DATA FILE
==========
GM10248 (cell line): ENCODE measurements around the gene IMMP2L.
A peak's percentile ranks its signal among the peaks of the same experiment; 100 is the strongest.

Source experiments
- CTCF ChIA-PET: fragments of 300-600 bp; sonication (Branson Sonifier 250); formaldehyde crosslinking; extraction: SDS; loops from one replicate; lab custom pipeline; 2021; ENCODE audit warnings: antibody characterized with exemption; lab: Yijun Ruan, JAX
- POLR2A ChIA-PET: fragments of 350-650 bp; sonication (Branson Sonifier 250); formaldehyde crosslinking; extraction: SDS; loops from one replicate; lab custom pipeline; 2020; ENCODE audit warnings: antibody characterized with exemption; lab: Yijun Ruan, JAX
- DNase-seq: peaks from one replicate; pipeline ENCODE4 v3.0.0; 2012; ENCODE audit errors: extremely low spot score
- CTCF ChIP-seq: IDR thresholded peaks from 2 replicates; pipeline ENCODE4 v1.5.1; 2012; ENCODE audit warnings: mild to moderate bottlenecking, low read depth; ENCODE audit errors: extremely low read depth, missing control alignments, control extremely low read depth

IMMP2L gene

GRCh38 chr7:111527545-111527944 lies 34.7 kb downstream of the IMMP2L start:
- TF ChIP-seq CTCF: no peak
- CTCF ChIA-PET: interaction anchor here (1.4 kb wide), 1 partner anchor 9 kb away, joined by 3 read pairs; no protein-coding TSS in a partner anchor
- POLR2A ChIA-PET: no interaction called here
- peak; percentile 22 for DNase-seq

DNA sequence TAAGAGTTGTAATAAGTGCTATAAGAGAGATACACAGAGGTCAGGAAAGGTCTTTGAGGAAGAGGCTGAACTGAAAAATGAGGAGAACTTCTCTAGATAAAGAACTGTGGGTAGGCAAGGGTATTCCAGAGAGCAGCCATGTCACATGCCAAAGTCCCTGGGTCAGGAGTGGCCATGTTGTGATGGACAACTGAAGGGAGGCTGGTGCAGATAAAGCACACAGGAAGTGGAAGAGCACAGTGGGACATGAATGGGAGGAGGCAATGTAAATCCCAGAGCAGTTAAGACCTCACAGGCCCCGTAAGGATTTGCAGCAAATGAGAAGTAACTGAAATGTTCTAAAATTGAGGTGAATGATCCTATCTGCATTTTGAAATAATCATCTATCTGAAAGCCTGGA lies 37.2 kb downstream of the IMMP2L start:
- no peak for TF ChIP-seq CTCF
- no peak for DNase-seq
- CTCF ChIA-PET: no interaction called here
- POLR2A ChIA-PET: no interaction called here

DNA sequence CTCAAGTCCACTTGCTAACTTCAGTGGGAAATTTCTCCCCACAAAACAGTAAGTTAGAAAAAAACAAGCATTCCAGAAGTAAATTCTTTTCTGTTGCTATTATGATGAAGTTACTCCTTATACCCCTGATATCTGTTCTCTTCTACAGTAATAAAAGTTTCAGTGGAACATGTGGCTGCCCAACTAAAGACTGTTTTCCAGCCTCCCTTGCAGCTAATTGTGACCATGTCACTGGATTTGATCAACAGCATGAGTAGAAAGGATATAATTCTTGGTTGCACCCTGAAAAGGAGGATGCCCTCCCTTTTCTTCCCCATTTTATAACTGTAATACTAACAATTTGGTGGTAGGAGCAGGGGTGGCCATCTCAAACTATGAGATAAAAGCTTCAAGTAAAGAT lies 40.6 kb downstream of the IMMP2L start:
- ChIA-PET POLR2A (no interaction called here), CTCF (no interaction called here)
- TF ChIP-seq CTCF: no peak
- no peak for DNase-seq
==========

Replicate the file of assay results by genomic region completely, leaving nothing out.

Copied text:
GM10248 (cell line): ENCODE measurements around the gene IMMP2L.
A peak's percentile ranks its signal among the peaks of the same experiment; 100 is the strongest.

Source experiments
- CTCF ChIA-PET: fragments of 300-600 bp; sonication (Branson Sonifier 250); formaldehyde crosslinking; extraction: SDS; loops from one replicate; lab custom pipeline; 2021; ENCODE audit warnings: antibody characterized with exemption; lab: Yijun Ruan, JAX
- POLR2A ChIA-PET: fragments of 350-650 bp; sonication (Branson Sonifier 250); formaldehyde crosslinking; extraction: SDS; loops from one replicate; lab custom pipeline; 2020; ENCODE audit warnings: antibody characterized with exemption; lab: Yijun Ruan, JAX
- DNase-seq: peaks from one replicate; pipeline ENCODE4 v3.0.0; 2012; ENCODE audit errors: extremely low spot score
- CTCF ChIP-seq: IDR thresholded peaks from 2 replicates; pipeline ENCODE4 v1.5.1; 2012; ENCODE audit warnings: mild to moderate bottlenecking, low read depth; ENCODE audit errors: extremely low read depth, missing control alignments, control extremely low read depth

IMMP2L gene

GRCh38 chr7:111527545-111527944 lies 34.7 kb downstream of the IMMP2L start:
- TF ChIP-seq CTCF: no peak
- CTCF ChIA-PET: interaction anchor here (1.4 kb wide), 1 partner anchor 9 kb away, joined by 3 read pairs; no protein-coding TSS in a partner anchor
- POLR2A ChIA-PET: no interaction called here
- peak; percentile 22 for DNase-seq

DNA sequence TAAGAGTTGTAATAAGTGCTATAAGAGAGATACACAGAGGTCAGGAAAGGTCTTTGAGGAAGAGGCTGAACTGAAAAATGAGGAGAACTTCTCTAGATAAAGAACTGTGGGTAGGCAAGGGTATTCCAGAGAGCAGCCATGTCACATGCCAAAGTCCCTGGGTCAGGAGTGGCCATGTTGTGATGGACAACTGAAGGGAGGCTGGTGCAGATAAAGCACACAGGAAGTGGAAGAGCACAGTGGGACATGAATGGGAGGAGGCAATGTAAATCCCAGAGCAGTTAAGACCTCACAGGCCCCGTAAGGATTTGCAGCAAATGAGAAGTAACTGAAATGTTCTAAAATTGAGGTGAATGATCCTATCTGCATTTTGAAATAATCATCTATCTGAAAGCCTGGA lies 37.2 kb downstream of the IMMP2L start:
- no peak for TF ChIP-seq CTCF
- no peak for DNase-seq
- CTCF ChIA-PET: no interaction called here
- POLR2A ChIA-PET: no interaction called here

DNA sequence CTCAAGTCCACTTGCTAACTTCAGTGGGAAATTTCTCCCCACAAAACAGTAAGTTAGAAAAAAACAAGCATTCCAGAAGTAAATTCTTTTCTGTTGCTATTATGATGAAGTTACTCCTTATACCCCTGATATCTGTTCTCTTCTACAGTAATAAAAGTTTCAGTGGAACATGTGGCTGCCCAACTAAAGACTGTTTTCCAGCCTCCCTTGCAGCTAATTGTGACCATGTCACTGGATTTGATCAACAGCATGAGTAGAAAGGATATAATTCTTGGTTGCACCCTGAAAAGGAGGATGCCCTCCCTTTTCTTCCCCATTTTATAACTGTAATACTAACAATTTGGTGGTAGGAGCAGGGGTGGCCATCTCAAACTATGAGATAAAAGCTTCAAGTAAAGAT lies 40.6 kb downstream of the IMMP2L start:
- ChIA-PET POLR2A (no interaction called here), CTCF (no interaction called here)
- TF ChIP-seq CTCF: no peak
- no peak for DNase-seq